Why It Matters: The lawsuit puts other districts on notice.
The Chino Valley Unified School District in San Bernardino County recently began requiring that parents be notified when their child asks to use a name or pronoun that does not align with the child’s birth certificate, or seeks to use a bathroom assigned to a different gender.
Mr. Bonta is seeking not only to stop that policy, but also taking aim at three other districts in California that are trying to follow suit. The attorney general, a Democrat, said the policies amounted to the “forced outing” of transgender students.
Although the number of young people who identify as transgender in the United States remains small, it has nearly doubled in recent years, and schools have come under pressure to protect the privacy and safety of students who are changing their gender identities. This has led to backlash from conservative groups, as well as from some parents who say that such protections infringe on their own rights to know what their children are requesting at school.
Background: The issue has become contentious even in parts of California.
The issue has inspired conservative legal groups to file a number of lawsuits against school districts across the country and has prompted a campaign by religious conservatives to promote “parental rights” candidates for nonpartisan local school board seats. In California, a state dominated by Democrats, only a handful of districts have pursued policies similar to the one enacted by Chino Valley Unified, which serves suburbs about 40 miles east of Los Angeles.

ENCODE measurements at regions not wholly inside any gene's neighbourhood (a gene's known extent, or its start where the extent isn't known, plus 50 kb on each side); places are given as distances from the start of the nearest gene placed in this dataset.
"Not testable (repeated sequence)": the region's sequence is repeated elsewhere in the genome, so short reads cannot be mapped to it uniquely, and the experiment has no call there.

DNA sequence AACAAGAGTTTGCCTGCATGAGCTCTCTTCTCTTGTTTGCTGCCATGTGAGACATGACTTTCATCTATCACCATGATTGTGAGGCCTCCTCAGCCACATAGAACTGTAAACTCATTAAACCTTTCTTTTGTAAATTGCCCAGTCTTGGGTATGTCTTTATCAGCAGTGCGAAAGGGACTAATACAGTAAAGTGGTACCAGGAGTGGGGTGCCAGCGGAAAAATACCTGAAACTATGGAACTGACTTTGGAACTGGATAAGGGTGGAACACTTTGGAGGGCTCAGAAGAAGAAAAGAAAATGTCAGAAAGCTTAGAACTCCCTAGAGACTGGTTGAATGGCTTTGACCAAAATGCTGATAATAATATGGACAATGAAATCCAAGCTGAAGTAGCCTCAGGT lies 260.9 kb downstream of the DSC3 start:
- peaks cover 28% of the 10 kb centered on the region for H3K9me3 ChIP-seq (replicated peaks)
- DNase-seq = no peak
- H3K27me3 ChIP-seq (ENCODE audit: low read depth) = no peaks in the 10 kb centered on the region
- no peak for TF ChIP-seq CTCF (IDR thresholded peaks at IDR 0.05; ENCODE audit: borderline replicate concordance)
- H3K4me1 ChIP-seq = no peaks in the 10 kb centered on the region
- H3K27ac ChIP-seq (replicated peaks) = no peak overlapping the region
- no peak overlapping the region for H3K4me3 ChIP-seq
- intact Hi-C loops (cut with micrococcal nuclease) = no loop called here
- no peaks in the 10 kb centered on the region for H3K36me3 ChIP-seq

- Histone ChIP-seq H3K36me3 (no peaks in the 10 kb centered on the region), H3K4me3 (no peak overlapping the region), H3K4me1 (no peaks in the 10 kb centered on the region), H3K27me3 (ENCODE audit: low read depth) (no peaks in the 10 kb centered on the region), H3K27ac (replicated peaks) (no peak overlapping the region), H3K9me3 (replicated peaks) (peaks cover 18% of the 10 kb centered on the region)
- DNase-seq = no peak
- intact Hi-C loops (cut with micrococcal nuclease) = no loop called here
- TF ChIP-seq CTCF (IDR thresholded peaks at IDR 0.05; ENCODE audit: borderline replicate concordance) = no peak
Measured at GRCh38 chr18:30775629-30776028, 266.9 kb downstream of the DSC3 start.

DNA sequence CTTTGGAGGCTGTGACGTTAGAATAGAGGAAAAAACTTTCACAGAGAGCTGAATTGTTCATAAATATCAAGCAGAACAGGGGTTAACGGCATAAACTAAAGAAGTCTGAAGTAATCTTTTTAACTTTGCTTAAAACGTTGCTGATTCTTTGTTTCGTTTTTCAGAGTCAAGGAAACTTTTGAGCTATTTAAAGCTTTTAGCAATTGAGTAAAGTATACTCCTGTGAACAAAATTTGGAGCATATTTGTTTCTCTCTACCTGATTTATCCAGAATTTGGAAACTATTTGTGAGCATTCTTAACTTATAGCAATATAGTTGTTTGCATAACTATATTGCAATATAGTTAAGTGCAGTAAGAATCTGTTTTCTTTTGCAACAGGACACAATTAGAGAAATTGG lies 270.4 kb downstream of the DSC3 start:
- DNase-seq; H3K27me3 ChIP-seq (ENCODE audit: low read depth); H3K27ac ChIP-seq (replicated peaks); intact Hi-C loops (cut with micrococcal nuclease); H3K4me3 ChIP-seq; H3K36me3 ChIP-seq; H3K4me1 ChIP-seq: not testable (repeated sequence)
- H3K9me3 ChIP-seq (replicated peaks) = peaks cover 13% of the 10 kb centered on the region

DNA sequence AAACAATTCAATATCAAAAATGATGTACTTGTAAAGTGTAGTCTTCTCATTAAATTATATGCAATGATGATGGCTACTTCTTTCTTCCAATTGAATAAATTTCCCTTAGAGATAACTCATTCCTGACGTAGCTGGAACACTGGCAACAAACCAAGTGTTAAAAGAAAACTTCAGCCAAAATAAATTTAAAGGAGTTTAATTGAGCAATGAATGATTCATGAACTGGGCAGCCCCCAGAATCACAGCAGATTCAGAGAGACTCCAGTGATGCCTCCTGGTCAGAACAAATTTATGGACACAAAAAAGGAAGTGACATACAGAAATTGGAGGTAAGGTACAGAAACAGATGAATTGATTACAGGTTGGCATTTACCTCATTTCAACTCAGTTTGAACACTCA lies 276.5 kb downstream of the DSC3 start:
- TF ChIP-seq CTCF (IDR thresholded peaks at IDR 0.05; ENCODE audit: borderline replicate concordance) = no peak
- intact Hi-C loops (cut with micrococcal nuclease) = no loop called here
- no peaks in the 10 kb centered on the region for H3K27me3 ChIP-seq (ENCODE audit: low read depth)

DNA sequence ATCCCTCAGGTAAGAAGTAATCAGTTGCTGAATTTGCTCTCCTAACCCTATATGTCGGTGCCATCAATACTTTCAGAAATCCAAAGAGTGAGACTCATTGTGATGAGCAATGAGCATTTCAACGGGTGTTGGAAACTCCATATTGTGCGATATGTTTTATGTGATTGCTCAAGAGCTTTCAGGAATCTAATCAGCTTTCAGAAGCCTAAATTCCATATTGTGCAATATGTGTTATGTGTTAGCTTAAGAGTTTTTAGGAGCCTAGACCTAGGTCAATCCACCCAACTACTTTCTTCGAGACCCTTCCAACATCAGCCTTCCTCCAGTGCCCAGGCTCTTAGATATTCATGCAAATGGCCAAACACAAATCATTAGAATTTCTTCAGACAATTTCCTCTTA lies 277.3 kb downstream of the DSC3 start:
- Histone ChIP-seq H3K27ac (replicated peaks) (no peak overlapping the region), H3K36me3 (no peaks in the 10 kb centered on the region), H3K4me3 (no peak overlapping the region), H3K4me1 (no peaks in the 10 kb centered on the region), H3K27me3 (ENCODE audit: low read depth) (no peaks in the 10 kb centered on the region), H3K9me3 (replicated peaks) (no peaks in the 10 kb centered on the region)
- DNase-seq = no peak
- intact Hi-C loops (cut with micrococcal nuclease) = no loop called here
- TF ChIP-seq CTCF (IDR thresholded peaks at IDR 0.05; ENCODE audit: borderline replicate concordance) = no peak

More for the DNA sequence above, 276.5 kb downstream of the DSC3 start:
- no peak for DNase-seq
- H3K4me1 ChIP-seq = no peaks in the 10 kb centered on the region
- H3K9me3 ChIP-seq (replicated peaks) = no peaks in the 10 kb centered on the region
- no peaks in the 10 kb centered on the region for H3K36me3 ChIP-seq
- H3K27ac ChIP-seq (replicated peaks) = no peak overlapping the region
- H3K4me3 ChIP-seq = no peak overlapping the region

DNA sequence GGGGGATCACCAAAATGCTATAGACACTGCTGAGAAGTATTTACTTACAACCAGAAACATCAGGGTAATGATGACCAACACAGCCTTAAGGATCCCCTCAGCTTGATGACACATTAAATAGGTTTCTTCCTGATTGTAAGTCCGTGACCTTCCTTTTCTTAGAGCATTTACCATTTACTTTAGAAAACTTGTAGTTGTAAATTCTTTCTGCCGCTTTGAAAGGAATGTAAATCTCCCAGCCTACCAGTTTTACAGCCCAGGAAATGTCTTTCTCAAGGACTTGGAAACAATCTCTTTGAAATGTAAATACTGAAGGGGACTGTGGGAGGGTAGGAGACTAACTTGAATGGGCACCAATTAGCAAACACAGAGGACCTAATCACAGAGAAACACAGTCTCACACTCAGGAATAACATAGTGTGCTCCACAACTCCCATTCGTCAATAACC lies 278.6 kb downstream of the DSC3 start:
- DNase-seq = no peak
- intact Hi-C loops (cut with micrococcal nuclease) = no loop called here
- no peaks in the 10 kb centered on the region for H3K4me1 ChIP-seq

The other districts include Anderson Union High School District in Northern California and the Murrieta Valley and Temecula Valley school districts in the Inland Empire.
The Chino Valley school board approved its policy during a contentious meeting in July in which the state superintendent of public instruction, Tony Thurmond, was ousted from the board chambers after he criticized the measure. The Chino Valley school board president, Sonja Shaw, rebuked Mr. Thurmond at the meeting and charged that the state’s liberal leaders were “pushing perversion on our children in every possible way.” Ms. Shaw, who was elected last year, is the effort’s most vocal backer.
What’s Next: An initial court decision could come within days.
Mr. Bonta filed his lawsuit in San Bernardino Superior Court asking for a temporary injunction against the Chino Valley policy and seeking a permanent order blocking it. He argues that the policy violates the California Constitution because it discriminates against transgender students, denies their right to education and violates their right to privacy.
He said at a news conference on Monday that he expected a hearing this week on his injunction request.
In a statement, Mr. Bonta said that the Chino Valley policy “wrongfully endangers the physical, mental, and emotional well-being of nonconforming students who lack an accepting environment in the classroom and at home.” The lawsuit, he added, serves as a “message” that “we will never stop fighting for the civil rights of LGBTQ+ students.”
“Bring it,” Ms. Shaw retorted in a text message to The New York Times on Monday. “This is another ploy to stop all the districts around California from adopting a common sense legal policy. We will stand our ground and protect our children with all we can because we are not breaking the law.”